Unless you were the right age for Miley Cyrus's hit Disney Channel series "Hannah Montana" in the '00s, the name Billy Ray Cyrus conjures memories of his omnipresent '90s pop-country hit "Achy Breaky Heart" and a business-in-front, party-in-the-back hairdo long since relegated to theme parties.
After spending years portraying the father of a fictional pop star (who of course became one in real life), the country singer-actor sought something different for his next TV project. Co-created by Cyrus, the comedy "Still the King" tells the story of "Burnin' " Vernon Brownmule, a one-hit-wonder who became the "second best Elvis impersonator" in the business. It premieres on CMT on June 12.
The series follows Vernon's misadventures after he bottoms out with alcohol, is sentenced to community service and discovers he has a teenage daughter, the result of a one night stand. Naturally, this leads to a job impersonating a preacher. Think of it as “Eastbound & Down” goes to Nashville.
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We caught up with Cyrus to discuss his return to TV.
How did this show come together?
My grandfather was a Pentecostal preacher, my dad had a gospel quartet in that church. I've always been fascinated with Elvis. And, just being totally honest, after "Hannah Montana," I was asking myself, "How do I reinvent from this?"
I was playing some casinos in Louisiana. It was late one night, the bus was fueling up, I was out walking my dog and looked at this old dilapidated Pentecostal church and in the background was this place that Elvis used to play on the ["Louisiana] Hayride" [the Shreveport Municipal Memorial Auditorium] and all of a sudden it just hit me: dysfunctional Elvis impersonator who finds his way into the church as a preacher. And boom. I went back on the bus and started writing it.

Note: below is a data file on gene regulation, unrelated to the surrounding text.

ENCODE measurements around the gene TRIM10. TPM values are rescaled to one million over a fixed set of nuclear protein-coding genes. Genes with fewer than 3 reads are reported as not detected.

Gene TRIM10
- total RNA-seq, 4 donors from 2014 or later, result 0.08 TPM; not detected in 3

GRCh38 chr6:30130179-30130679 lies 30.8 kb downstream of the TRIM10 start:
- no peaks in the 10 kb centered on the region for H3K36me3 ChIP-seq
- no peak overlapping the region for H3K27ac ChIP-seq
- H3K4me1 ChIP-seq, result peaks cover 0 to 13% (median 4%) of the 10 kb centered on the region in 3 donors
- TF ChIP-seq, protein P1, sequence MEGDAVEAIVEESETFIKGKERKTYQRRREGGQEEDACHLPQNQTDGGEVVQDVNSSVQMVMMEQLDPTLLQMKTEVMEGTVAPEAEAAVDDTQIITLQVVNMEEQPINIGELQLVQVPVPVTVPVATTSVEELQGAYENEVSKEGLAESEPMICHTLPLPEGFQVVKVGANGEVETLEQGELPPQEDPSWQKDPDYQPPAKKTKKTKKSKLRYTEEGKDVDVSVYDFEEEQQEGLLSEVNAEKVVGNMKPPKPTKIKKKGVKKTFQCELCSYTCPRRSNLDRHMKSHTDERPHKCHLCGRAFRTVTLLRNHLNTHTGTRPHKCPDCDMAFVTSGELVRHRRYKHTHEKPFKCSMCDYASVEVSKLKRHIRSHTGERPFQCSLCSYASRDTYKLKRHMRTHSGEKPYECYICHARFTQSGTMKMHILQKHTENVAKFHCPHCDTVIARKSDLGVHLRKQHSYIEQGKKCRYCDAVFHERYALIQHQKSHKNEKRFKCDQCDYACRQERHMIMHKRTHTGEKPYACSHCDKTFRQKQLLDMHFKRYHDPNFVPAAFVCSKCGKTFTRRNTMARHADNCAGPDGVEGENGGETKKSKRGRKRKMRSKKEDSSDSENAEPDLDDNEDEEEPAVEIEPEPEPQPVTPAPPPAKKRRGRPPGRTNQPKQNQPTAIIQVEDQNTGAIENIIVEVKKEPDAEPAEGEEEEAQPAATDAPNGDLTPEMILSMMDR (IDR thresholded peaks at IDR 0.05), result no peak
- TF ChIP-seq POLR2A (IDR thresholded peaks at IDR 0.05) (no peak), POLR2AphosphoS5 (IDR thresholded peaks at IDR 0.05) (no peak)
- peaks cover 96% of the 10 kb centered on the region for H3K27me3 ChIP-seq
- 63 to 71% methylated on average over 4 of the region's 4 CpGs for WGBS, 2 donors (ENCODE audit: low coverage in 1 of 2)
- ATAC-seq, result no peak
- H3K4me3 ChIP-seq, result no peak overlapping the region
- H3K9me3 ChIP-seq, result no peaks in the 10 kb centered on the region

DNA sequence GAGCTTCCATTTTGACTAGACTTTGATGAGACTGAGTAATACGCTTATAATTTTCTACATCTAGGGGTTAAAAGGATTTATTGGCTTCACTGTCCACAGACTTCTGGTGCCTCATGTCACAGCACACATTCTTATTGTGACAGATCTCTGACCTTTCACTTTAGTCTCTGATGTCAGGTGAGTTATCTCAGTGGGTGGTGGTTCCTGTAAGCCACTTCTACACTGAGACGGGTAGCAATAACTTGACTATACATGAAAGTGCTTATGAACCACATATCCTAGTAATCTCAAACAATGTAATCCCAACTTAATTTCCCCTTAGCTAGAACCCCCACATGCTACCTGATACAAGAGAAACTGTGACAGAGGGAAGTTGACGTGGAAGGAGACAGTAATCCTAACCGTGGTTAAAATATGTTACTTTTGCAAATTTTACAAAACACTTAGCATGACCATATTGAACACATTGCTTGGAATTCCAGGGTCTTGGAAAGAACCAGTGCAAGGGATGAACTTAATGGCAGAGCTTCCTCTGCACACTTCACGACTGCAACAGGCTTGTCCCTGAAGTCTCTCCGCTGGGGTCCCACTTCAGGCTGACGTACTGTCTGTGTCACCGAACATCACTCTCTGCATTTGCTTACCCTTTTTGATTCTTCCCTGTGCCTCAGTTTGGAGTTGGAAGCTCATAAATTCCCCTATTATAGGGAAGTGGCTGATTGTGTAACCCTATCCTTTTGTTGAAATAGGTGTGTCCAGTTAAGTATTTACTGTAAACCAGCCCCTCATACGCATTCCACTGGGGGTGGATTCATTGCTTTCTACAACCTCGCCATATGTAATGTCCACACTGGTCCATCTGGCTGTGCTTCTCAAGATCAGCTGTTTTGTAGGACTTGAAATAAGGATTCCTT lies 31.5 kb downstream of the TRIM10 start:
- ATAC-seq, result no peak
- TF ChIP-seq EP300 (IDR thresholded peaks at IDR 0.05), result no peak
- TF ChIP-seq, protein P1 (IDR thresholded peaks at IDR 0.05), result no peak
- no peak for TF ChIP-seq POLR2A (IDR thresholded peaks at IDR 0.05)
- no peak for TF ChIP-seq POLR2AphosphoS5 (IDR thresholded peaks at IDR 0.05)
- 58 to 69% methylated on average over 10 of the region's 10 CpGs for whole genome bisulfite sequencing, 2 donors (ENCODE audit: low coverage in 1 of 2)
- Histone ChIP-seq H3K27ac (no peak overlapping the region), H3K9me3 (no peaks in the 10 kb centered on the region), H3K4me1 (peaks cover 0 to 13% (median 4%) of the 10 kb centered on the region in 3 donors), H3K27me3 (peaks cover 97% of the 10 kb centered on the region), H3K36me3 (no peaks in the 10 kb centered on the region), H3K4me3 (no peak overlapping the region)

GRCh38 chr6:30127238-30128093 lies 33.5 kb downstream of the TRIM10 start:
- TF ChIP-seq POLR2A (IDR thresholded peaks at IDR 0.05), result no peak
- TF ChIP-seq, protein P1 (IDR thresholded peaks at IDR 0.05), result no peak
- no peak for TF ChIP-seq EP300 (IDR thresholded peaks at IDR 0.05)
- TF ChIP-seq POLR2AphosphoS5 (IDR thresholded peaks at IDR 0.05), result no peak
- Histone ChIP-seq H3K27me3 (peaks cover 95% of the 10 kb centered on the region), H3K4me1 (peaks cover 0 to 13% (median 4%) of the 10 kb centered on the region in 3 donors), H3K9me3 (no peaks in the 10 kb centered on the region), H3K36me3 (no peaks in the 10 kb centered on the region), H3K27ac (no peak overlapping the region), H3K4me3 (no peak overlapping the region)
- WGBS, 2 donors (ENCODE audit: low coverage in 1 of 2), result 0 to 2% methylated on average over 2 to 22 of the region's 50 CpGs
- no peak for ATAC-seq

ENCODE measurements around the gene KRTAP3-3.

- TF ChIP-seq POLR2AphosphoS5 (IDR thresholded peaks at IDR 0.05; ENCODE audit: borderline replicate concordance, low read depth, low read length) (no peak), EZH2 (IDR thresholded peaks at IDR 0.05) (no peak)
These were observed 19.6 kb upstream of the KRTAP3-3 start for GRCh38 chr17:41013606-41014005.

Did you already have Elvis impersonation in your back pocket?
I had never done any in my life. I always say there's a little bit of Elvis in all of us, and sometimes we just don't know where it is. When you put on an Elvis suit and start putting on the jewelry, a little bit of Elvis just naturally comes out.
The show plays a lot with your past, which you've shown some sense of humor about, but never like this. How was that?
Well, of course I go, "OK, so I'm reinventing myself, right? What's the best way to reinvent myself but as a dysfunctional Elvis impersonator who lies his way into the church, who is a one hit wonder, and has a mullet?" (laughs) You know, it's like, "Wait a minute, are you sure that's a reinvention?" I hate to say it, but I even laugh now thinking about it.
Did you go down a dark road like this back in the '90s?
Yeah I lived a little bit of a crazy life at one point. It never got quite that dark -- it got a little blurry, but not dark.
With the show drawing from your life, did you and your writers ever have to pull back?
It's a thin line between reality and art. Matter of fact I'd have to say just about everything in [the show] relates to something that I've been through in life: good, bad or indifferent. That being said, there's never too much. There's just enough that might trigger an emotion.
So what's easier, comedy or country music?
Whoo. Well man, I'll go back to my hook line: It's a thin line between the two.
This story is part of The Times' special summer television issue. Read more here.